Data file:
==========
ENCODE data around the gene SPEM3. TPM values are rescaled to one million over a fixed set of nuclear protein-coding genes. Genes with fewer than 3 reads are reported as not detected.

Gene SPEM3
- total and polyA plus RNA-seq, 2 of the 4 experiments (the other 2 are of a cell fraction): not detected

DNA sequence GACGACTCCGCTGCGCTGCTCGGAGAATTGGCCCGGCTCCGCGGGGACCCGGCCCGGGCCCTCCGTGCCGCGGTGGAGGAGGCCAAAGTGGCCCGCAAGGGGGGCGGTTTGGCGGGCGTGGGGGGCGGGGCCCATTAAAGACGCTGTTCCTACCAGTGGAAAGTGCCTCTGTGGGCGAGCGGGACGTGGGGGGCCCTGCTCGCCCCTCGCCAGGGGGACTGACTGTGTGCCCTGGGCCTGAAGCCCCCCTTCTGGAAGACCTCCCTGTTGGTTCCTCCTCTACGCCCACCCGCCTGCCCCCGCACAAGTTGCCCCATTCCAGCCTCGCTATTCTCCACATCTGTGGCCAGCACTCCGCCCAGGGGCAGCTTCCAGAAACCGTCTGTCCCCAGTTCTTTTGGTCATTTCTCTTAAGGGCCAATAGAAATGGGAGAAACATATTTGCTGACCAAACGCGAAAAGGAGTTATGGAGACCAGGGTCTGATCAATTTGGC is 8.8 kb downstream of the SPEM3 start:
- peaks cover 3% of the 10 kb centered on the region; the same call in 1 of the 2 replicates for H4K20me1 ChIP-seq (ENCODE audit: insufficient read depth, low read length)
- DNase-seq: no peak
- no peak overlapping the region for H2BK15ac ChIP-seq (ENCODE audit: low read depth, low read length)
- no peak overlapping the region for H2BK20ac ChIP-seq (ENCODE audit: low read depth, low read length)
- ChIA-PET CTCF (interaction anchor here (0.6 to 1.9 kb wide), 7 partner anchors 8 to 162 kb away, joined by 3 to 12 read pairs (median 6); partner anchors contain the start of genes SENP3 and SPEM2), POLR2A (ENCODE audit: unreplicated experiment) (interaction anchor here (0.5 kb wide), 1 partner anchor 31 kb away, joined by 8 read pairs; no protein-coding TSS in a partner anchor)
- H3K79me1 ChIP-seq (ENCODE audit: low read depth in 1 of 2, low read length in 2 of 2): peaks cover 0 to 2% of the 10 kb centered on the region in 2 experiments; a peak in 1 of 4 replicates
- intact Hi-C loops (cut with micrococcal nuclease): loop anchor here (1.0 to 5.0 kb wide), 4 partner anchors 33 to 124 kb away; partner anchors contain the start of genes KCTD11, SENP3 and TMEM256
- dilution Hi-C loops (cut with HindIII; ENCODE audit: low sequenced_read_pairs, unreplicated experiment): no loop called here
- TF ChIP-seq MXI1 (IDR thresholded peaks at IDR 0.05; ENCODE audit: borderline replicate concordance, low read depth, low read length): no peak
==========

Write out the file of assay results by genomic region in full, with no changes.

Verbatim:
ENCODE data around the gene SPEM3. TPM values are rescaled to one million over a fixed set of nuclear protein-coding genes. Genes with fewer than 3 reads are reported as not detected.

Gene SPEM3
- total and polyA plus RNA-seq, 2 of the 4 experiments (the other 2 are of a cell fraction): not detected

DNA sequence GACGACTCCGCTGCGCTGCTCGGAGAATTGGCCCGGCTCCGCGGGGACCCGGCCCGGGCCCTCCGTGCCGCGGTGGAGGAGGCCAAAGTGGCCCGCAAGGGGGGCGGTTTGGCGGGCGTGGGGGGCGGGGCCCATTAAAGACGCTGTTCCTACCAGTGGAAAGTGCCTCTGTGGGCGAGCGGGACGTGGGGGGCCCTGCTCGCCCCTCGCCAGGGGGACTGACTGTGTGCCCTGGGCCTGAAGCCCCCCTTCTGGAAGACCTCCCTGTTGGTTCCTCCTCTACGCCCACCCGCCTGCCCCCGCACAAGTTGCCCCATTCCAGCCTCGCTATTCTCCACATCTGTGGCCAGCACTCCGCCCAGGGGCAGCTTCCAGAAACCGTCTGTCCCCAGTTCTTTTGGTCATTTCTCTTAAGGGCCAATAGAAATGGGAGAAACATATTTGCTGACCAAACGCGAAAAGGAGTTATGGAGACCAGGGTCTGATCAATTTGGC is 8.8 kb downstream of the SPEM3 start:
- peaks cover 3% of the 10 kb centered on the region; the same call in 1 of the 2 replicates for H4K20me1 ChIP-seq (ENCODE audit: insufficient read depth, low read length)
- DNase-seq: no peak
- no peak overlapping the region for H2BK15ac ChIP-seq (ENCODE audit: low read depth, low read length)
- no peak overlapping the region for H2BK20ac ChIP-seq (ENCODE audit: low read depth, low read length)
- ChIA-PET CTCF (interaction anchor here (0.6 to 1.9 kb wide), 7 partner anchors 8 to 162 kb away, joined by 3 to 12 read pairs (median 6); partner anchors contain the start of genes SENP3 and SPEM2), POLR2A (ENCODE audit: unreplicated experiment) (interaction anchor here (0.5 kb wide), 1 partner anchor 31 kb away, joined by 8 read pairs; no protein-coding TSS in a partner anchor)
- H3K79me1 ChIP-seq (ENCODE audit: low read depth in 1 of 2, low read length in 2 of 2): peaks cover 0 to 2% of the 10 kb centered on the region in 2 experiments; a peak in 1 of 4 replicates
- intact Hi-C loops (cut with micrococcal nuclease): loop anchor here (1.0 to 5.0 kb wide), 4 partner anchors 33 to 124 kb away; partner anchors contain the start of genes KCTD11, SENP3 and TMEM256
- dilution Hi-C loops (cut with HindIII; ENCODE audit: low sequenced_read_pairs, unreplicated experiment): no loop called here
- TF ChIP-seq MXI1 (IDR thresholded peaks at IDR 0.05; ENCODE audit: borderline replicate concordance, low read depth, low read length): no peak